Since U.S. President Donald Trump was elected to office on a campaign of openly anti-immigrant and xenophobic rhetoric, asylum applications in Mexico have soared more than 150 percent, with many more Central American migrants choosing to stay in the country rather than continuing the perilous journey to the border.
Between November 2016 and March of this year, Mexico's refugee agency, Comar, received 5,421 asylum applications, which is up from 2,148 over the same period in 2015 and 2016.
In addition, the number of detentions along the southwestern U.S. border has also fallen about 4 percent over the same five-month period, again likely due to the fear of being detained stopping many from trying to enter the United States. Just like the vast majority of Mexico's asylum applicants, many of those detained on the U.S. border come from Honduras, Guatemala or El Salvador.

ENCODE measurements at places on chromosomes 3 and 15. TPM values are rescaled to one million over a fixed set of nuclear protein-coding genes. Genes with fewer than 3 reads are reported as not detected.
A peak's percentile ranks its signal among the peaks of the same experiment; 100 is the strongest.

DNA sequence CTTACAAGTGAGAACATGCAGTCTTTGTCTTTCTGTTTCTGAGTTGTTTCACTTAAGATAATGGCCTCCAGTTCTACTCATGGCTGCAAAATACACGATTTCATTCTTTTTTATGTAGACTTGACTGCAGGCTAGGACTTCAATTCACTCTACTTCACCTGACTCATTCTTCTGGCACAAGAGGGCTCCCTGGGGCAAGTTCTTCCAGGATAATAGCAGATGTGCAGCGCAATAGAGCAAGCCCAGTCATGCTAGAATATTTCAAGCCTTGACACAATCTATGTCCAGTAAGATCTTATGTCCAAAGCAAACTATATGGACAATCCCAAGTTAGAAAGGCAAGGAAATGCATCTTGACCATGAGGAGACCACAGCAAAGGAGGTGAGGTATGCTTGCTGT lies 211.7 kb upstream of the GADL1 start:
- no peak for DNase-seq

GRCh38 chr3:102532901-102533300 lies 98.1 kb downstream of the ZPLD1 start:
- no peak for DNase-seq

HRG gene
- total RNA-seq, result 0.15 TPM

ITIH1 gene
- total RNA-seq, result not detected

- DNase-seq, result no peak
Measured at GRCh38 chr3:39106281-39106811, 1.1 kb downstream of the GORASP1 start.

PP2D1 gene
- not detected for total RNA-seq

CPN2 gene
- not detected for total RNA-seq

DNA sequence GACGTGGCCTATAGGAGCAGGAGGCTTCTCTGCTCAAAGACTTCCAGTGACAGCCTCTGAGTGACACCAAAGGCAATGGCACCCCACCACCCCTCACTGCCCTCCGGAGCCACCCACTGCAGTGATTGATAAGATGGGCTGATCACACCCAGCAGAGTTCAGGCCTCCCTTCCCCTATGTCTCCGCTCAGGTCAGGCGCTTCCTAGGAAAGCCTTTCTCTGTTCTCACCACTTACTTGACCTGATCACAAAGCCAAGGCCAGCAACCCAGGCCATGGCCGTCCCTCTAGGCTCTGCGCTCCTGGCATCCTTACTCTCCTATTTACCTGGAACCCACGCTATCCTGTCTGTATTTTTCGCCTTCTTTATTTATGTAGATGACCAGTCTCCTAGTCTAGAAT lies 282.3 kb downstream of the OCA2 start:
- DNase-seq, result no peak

According to U.S. Department of Homeland Security data, the number of Central American parents and children stopped at the U.S.-Mexico border has also plummeted since Trump's election to just over 1,000 in March, which is a 93 percent fall from December.
"The views that people have about a political change, they definitely impact everyone's consciousness," Cinthia Perez, a director at Comar, told Reuters, adding the caveat that it is still unclear whether there is a direct correlation between the number of asylum seekers and Trump’s victory.